|Onions the first crop|
|Tuesday, March 24, 2009|
Onions are the first crop to go out in the fields. Four boxes of bunches arrived via UPS, and I knew it was time to get busy. I loaded the manure spreader and quickly had a breakdown. So I unloaded it by hand. The other spreader flung three loads out before it messed up and I unloaded the last load by hand. I tiredly ran the chisel plow though the field at dusk.
The next morning found me eagerly checking out the soil (it was too dark last night to tell). It looked good, dry enough to plant and it felt soft. We spread four bags of colloidal phosphate and a few buckets of wood ash and then I ran the rebreaker through it a few more times. Let’s plant onions!
We started with three rows of leeks. I made furrows 3 ½ feet apart. One person went a head and pulled the clumps of chickwood, dead nettle and other spring weeds out of the row. The next person dropped the small plants at six inch intervals. A third helper firmed the soil around each plant, and the next person gave them a cup of water. The last helper smoothed the dirt out around the new plants.
Yes, I had a lot of help today. A farm like ours invites folks to learn, and we were lucky when an unexpected car pulled up with four young people wanting to work in a garden. Please keep the rows straight.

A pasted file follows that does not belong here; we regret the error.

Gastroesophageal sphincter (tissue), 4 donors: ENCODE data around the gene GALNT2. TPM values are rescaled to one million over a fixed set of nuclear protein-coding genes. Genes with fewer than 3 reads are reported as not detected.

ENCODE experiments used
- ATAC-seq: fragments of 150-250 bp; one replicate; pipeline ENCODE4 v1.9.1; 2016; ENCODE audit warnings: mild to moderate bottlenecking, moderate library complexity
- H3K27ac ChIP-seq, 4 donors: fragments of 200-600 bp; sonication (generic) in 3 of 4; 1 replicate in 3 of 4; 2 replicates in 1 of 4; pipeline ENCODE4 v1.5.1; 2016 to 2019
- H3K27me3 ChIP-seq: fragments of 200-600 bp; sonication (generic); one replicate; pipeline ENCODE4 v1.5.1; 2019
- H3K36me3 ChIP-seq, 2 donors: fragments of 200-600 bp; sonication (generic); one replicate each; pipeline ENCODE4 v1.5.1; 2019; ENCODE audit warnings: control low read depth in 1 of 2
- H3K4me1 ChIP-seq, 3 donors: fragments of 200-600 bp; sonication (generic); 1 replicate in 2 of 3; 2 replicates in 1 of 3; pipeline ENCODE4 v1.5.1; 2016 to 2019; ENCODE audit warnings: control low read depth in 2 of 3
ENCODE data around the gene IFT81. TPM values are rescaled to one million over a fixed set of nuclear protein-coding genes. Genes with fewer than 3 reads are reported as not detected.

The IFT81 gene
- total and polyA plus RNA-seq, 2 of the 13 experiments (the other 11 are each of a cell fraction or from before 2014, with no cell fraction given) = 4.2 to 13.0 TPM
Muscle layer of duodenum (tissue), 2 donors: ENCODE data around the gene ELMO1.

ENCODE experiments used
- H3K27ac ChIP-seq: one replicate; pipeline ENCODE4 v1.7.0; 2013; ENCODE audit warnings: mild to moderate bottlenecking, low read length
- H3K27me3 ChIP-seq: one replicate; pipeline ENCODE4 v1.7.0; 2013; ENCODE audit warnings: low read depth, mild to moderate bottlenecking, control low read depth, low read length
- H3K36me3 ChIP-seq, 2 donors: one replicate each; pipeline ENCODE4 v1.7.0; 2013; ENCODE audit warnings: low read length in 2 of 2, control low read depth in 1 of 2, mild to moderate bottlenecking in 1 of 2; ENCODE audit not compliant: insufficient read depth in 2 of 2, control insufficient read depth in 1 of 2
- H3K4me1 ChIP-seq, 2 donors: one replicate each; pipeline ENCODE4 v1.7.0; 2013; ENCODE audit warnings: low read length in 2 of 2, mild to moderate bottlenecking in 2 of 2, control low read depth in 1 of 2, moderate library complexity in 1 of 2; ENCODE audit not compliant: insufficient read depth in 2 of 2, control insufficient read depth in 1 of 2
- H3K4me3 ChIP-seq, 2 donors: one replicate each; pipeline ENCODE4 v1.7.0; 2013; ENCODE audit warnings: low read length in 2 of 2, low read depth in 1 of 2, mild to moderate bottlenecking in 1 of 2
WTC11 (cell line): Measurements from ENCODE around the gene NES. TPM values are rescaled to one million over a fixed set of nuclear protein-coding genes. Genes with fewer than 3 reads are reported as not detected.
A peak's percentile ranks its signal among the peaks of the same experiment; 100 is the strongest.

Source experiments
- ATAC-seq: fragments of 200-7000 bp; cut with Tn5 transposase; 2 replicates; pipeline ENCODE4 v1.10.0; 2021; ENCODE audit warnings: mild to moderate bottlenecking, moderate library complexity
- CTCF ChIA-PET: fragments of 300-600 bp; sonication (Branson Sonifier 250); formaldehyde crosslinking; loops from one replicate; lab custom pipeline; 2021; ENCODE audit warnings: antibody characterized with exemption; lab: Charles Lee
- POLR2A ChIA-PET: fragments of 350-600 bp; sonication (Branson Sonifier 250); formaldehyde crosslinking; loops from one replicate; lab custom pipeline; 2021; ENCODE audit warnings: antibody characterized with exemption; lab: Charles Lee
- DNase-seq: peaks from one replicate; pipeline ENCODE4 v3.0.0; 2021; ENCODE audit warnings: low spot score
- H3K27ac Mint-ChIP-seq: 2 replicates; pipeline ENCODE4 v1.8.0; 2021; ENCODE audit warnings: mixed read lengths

Walla Walla Onions are the big Vidalia type we grow. They are sweet, mild, but don’t store very long. Three rows later we are getting them mixed up with the Corpa Onions, our storage variety. Oh well, I think I’ll be able to tell the difference when they mature.
I’m now sorting out the little ones. A bunch of onions is usually 75 bigger ones and 25 teeny plants. These latter ones get lost in a big field, so I’ll tuck them in closer to home where I can keep an eye on them. Down the rows we go, cleaning, dropping, planting, watering and smoothing.
By the end of the day 12 rows, each 300 feet long, are planted. I finish by running the cultivator through the field to fluff up the soil where we’d been walking. A thundershower that evening tucked them in even more.
A few days later the soil was dry enough to hoe, so we are back out there. The first cultivations are very important, the onion plants are small and the weeds are strong. Onions need to be kept weed-free. It takes three people most of the day to get them hoed out.
The train is rolling. Onions are like first gear. Soon, hundreds of tons of compost will fly, potatoes will go in and we’ll be flying down the track. The conductor says “climb on board,” and the coal man is shoveling it in the fire bor. Casey Jones, look out!
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